The number of Linux text editors has been steadily rising over the past two decades. Long gone are the days when Vi and Vim were your only choice. Naturally, the introduction of new text editors has also sparked a debate among Linux users. Which is the best text editor for Linux?

This article provides a review of the most popular, feature-rich, and useful source-code text editors. You might already have your favorite one, but we strongly recommend you consider the options below.

list of the best linux text editors for programmers

What is a Text Editor in Linux?

A text editor, also known as a code editor, is an application designed for coding and editing in HTML, CSS, JavaScript, PHP and many other programming languages. Most editors come with features such as syntax highlighting, easy navigation, customizable interfaces, search and replace options, and so on.

In Linux, there are two types of text editors:

  • Command-line text editors. A good example is Vim, which gives you the option of jumping into the editor from the command line. System admins will find this very useful when editing configuration files.
  • Graphical user interface (GUI) text editors. This type of text editor features a GUI but cannot be used from the command line.

Best Text Editor Options for Programmers


Almost all Linux distributions come with the Vim editor installed. Its predecessor, the infamous Vi editor, was available on Linux from the very start.

Pros: Vim supports automatic commands, digraph inputs (useful in programming), split and session screens, tabs, colored schemes (color-coded by function), and tagging. It can be configured with plugins and comes with a tutorial (use the vimtutor command). When you master the commands, Vim is very efficient.

Cons: It does not have a GUI. The only way you can initiate Vim is from the command line. That is its biggest strength and weakness. The user interface is user-unfriendly while some commands are unintuitive. Coding a file from scratch would be too complicated. The learning curve can be steep, but Vim is very popular in the Linux community.

screenshot of the vim text editor

Nano Editor

Nano is a revision of an older editor called pico and comes pre-loaded on most Linux installations. Nano is an ideal lightweight editor for beginners.

Pros: It supports GNU Autoconf, interactive search-and-replace, auto-indent, and spellcheck. Nano is intuitive and easy to use. It lists the keystroke commands at the bottom of the editor, so you don’t have to memorize or look them up.

Cons: The list of commands is short and some are unintuitive.

nano text editor


Atom is a popular open-source code/text editor that works across several platforms such as Windows, Mac, or Linux.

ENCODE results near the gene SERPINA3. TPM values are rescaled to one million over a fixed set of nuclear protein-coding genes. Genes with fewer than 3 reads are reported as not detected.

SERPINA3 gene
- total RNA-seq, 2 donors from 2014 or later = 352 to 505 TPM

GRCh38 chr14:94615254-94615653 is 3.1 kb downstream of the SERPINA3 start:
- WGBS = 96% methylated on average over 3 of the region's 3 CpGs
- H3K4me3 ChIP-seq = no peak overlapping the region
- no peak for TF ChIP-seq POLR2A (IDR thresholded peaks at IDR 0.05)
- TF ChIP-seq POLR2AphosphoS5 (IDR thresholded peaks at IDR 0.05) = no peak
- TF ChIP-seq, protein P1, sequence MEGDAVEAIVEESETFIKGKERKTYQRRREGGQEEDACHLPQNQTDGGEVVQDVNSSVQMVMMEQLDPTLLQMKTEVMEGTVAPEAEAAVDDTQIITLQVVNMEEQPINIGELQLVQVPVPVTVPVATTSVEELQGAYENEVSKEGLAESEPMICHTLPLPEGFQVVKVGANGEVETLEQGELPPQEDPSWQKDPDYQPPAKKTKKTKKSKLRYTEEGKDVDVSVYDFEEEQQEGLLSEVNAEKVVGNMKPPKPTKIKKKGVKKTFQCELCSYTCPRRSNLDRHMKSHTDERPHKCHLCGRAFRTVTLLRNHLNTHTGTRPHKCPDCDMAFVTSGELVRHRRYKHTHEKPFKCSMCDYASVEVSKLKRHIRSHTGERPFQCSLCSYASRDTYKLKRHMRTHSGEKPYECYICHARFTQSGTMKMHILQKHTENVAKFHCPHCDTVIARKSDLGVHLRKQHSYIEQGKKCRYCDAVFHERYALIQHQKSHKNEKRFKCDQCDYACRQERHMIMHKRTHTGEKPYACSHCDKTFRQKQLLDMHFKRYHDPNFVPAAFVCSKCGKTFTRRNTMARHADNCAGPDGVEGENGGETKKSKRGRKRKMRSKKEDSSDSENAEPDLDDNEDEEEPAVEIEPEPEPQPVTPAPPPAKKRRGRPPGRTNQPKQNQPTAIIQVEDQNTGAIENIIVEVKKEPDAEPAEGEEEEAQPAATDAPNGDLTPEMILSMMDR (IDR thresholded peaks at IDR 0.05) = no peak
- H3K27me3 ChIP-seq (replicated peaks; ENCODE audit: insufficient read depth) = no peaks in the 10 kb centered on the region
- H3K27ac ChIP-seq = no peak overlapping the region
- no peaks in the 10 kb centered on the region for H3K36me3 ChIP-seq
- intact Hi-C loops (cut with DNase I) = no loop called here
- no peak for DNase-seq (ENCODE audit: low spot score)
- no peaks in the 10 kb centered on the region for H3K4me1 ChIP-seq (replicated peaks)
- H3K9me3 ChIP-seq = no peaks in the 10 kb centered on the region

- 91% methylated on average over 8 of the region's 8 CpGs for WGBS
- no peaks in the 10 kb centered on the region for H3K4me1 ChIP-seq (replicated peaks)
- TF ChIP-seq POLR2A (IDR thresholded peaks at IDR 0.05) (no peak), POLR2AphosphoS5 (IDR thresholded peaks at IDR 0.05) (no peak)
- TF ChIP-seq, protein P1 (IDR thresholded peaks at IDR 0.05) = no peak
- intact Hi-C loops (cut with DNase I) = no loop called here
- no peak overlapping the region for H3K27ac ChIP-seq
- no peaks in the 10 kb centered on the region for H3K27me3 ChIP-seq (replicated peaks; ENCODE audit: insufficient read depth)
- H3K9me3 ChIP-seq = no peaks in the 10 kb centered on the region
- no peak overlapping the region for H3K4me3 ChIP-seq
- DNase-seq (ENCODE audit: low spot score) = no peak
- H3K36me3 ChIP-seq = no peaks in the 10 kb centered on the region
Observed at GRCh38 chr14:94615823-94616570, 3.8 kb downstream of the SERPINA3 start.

Pros: Atom has color-coded syntax, a smart autocomplete feature, multiple panes, and a search-and-replace feature. It also has its own package manager for plugins, so you can easily expand its functionality. You can also customize the appearance manually by using themes. A new plugin – called teletype – allows you to share workspaces with other Atom users.

Cons: Most users will have to tweak the default configuration. Low-spec computers will struggle to run Atom, especially if you load multiple projects.

How to Install

Atom is not typically included in a default Linux installation. Install it with the following commands:

sudo add-apt-repository ppa:webupd8team/atom
sudo apt-get update
sudo apt-get install atom

For RedHat or CentOS systems, use the yum install command instead of apt-get install.

atom text editor

Sublime Text

What makes Sublime Text stand out is its ability to make use of each OS’ native functionalities. That makes Sublime Text one of the more resource-efficient options.

Pros: Sublime Text is highly customizable, both in appearance and in functionality (using plugins). In addition to having many of the basic editor features (like colored syntax and searchability), Sublime adds a Goto Anything feature. You can search inside or outside the application or open and manipulate files with a quick keystroke. It also allows multiple selections, so you can highlight multiple lines and edit them all at once.

Cons: Sublime Text has a steep learning curve even though it’s designed to simplify workflows. You can use it free of charge, but it has a very intrusive popup system asking users to buy a license.

How to Install

Sublime Text is not a default application on most Linux installations. Install it with the following command:

wget -qO - | sudo apt-key add -
echo "deb apt/stable/" | sudo tee /etc/apt/sources.list.d/sublime-text.list
sudo apt update
sudo apt install sublime-text

installing Sublime Text


Gedit is a text editor that comes with the GNOME desktop environment. The design emphasizes simplicity so gedit is a great editor for beginners. Even though simple in design, gedit is a powerful tool.

Pros: The uncomplicated interface includes clipboard support, multilanguage spellchecking, undo/redo, syntax highlighting for various languages (C, C++, Java, Python, etc,), color-coded syntax, and has a flexible plugin system.

Cons: This editor works well if you do not need too many features, or if you simply prefer a clean interface. Gedit works great with GNOME, but there are better options for other desktop environments.

How to Install

On older versions of Linux, or versions without GNOME, it may not come pre-installed. Install gedit with the following command:

sudo apt-get install gedit

gedit text editor being installed on linux

Visual Studio Code

If you’ve installed Anaconda on Linux, you may be familiar with the option to install Microsoft Visual Studio Code. Even though it’s from Microsoft, VSCode is cross-platform, meaning it works on Windows, Linux, and Mac.